AlcoholThis article is about the chemistry term. For the beverage, see Alcoholic beverage. For other uses, see Alcohol (disambiguation). Functional group of an alcohol molecule. The carbon atom is bound to hydrogen atoms and may bind to other carbon atom(s) to form a carbon chain. Methanol, an alcohol with a single carbon atom, is pictured. Ethanol, which is drinking alcohol, has two carbon atoms.
In chemistry, an alcohol is any organic compound in which a hydroxyl group (-OH) is bound to a carbon atom of an alkyl or substituted alkyl group. The general formula for a simple acyclic alcohol is CnH2n+1OH.
The word alcohol was introduced into the English language circa 1543 from the Arabic: الغول, "al-ġuḥl". In layman's terms, it usually refers to ethanol, also known as grain alcohol or (older) spirits of wine, or to any alcoholic beverage. Ethanol is a colorless, volatile liquid with a mild odor which can be obtained by the fermentation of sugars. (Industrially, it is more commonly obtained by ethylene hydration—the reaction of ethylene with water in the presence of phosphoric acid.) Ethanol is the most widely used depressant in the world, and has been for thousands of years. This sense underlies the term alcoholism (addiction to alcohol).
Other alcohols are usually described with a clarifying adjective, as in isopropyl alcohol (propan-2-ol) or wood alcohol (methyl alcohol, or methanol). The suffix -ol appears in the "official" IUPAC chemical name of all alcohols.
There are three major subsets of alcohols: primary (1°), secondary (2°) and tertiary (3°), based upon the number of carbon atoms the C-OH group's carbon (shown in red) is bonded to. Ethanol is a simple 'primary' alcohol. The simplest secondary alcohol is isopropyl alcohol (propan-2-ol), and a simple tertiary alcohol is tert-butyl alcohol (2-methylpropan-2-ol).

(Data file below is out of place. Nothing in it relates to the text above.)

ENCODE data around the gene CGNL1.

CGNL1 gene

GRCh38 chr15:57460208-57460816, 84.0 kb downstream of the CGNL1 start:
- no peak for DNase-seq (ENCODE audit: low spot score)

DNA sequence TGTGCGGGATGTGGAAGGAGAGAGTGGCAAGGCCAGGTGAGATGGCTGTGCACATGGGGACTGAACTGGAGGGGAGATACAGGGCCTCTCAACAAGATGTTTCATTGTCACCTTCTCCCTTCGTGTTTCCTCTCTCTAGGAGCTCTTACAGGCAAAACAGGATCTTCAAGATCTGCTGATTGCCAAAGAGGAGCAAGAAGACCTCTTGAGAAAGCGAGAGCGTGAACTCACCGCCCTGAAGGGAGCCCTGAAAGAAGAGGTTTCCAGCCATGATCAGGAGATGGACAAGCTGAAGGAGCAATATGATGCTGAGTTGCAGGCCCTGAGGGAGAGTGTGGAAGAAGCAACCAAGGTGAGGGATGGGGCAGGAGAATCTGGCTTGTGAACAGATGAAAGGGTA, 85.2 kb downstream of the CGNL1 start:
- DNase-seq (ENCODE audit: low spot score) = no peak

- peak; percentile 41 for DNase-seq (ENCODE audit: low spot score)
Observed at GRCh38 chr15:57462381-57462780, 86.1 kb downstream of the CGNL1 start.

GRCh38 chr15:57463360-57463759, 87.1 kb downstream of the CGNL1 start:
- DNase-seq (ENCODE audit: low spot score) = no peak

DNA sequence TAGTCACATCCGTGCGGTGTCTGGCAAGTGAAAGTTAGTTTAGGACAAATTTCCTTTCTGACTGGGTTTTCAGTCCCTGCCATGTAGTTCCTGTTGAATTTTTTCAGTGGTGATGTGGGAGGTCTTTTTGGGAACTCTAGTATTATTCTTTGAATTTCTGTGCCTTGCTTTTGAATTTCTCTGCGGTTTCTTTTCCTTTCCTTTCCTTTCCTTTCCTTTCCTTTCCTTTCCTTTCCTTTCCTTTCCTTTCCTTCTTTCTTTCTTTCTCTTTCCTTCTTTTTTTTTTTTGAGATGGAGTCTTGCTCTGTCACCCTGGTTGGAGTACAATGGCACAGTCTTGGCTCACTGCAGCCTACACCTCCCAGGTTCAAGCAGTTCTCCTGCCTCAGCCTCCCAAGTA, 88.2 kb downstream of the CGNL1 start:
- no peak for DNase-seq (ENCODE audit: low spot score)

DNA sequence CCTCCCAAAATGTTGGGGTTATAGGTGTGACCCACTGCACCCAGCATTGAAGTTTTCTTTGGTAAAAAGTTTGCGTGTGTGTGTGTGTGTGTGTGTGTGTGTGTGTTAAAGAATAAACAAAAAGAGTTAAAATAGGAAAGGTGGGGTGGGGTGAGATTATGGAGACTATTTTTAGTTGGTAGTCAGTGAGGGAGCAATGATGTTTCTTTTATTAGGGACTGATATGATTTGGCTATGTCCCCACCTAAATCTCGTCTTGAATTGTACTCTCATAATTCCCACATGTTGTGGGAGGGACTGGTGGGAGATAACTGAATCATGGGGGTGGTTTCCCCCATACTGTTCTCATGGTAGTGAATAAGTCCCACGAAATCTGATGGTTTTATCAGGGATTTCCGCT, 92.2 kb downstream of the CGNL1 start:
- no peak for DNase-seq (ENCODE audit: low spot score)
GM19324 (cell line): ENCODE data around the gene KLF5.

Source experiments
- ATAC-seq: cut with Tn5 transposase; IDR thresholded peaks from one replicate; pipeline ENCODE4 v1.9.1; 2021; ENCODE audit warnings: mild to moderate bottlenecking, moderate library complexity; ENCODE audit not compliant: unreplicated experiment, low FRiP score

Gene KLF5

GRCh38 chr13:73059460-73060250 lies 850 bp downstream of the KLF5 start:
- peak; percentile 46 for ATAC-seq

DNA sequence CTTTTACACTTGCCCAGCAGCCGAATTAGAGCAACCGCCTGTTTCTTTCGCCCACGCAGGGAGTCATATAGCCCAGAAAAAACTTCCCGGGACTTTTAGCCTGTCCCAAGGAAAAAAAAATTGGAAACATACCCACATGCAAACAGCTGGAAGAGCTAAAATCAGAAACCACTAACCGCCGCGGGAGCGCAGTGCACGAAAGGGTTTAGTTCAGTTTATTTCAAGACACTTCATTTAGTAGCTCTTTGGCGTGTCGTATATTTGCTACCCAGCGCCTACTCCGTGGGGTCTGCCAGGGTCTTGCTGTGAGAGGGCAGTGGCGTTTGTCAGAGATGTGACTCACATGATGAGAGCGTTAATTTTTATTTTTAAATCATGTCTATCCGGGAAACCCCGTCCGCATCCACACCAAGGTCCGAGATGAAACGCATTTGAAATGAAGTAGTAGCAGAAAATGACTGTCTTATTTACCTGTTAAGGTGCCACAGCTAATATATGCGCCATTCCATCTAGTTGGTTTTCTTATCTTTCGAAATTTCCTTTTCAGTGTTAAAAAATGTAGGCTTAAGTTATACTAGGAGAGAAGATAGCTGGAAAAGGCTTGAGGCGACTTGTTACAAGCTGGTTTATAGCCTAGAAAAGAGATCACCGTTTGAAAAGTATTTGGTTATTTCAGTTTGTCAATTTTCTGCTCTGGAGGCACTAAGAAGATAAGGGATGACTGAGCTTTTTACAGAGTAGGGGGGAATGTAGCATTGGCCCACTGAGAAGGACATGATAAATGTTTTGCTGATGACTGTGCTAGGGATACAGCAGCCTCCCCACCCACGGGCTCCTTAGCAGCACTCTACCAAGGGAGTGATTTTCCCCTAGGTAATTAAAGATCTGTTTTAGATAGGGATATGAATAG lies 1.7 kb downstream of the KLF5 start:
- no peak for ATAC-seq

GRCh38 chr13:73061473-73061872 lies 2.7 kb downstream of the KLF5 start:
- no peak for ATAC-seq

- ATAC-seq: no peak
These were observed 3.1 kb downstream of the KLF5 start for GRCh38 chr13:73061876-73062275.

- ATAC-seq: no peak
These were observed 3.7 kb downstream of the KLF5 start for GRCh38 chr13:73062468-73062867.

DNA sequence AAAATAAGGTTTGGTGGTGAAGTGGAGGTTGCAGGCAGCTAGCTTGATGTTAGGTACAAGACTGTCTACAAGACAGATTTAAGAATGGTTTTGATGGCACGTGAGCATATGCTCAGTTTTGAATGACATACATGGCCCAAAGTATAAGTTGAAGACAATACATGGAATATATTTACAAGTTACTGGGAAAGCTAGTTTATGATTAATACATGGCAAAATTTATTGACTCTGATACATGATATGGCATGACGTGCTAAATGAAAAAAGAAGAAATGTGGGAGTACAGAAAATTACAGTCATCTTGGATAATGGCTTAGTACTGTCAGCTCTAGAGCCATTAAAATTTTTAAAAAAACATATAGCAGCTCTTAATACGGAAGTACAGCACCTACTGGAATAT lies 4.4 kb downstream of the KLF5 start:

Carbohydrates (sugars) and sugar alcohols are an important class of compounds containing multiple alcohol functional groups. For example, sucrose (common sugar) contains eight hydroxyl groups per molecule and sorbitol has six. Most of the attributes of these polyols, from nomenclature, to occurrence, use and toxicity, are sufficiently different from simple aliphatic alcohols as to require a separate treatment.
- 1 Simple alcohols
- 2 Nomenclature
- 3 Physical and chemical properties
- 4 Applications
- 5 Production
- 6 Laboratory synthesis
- 7 Reactions
- 8 Toxicity
- 9 See also
- 10 References
- 11 Bibliography
The simplest and most commonly used alcohols are methanol and ethanol. Methanol was formerly obtained by the distillation of wood and called "wood alcohol." It is now a cheap commodity, the chemical product of carbon monoxide reacting with hydrogen under high pressure. Methanol is intoxicating but not directly poisonous. It is toxic by its breakdown (toxication) by the enzyme alcohol dehydrogenase in the liver by forming formic acid and formaldehyde which cause permanent blindness by destruction of the optic nerve.
Apart from its familiar role in alcoholic beverages, ethanol is also used as a highly controlled industrial solvent and raw material. To avoid the high taxes on ethanol for consumption, additives are added to make it unpalatable (such as denatonium benzoate—"Bitrex") or poisonous (such as methanol). Ethanol in this form is known generally as denatured alcohol; when methanol is used, it may be referred to as methylated spirits ("Meths") or "surgical spirits".
Two other alcohols whose uses are relatively widespread (though not so much as those of methanol and ethanol) are propanol and butanol. Like ethanol, they can be produced by fermentation processes. (However, the fermenting agent is a bacterium, Clostridium acetobutylicum, that feeds on cellulose, not sugars like the Saccharomyces yeast that produces ethanol.)
In the IUPAC system, the name of the alkane chain loses the terminal "e" and adds "ol", e.g. "methanol" and "ethanol". When necessary, the position of the hydroxyl group is indicated by a number between the alkane name and the "ol": propan-1-ol for CH3CH2CH2OH, propan-2-ol for CH3CH(OH)CH3. Sometimes, the position number is written before the IUPAC name: 1-propanol and 2-propanol. If a higher priority group is present (such as an aldehyde, ketone or carboxylic acid), then it is necessary to use the prefix "hydroxy", for example: 1-hydroxy-2-propanone (CH3COCH2OH).
Some examples of simple alcohols and how to name them:Examples of alcohols & their names
Common names for alcohols usually takes name of the corresponding alkyl group and add the word "alcohol", e.g. methyl alcohol, ethyl alcohol or tert-butyl alcohol. Propyl alcohol may be n-propyl alcohol or isopropyl alcohol depending on whether the hydroxyl group is bonded to the 1st or 2nd carbon on the propane chain. Isopropyl alcohol is also occasionally called sec-propyl alcohol.
As mentioned above alcohols are classified as primary (1°), secondary (2°) or tertiary (3°), and common names often indicate this in the alkyl group prefix. For example (CH3)3COH is a tertiary alcohol is commonly known as tert-butyl alcohol. This would be named 2-methylpropan-2-ol under IUPAC rules, indicating a propane chain with methyl and hydroxyl groups both attached to the middle (#2) carbon.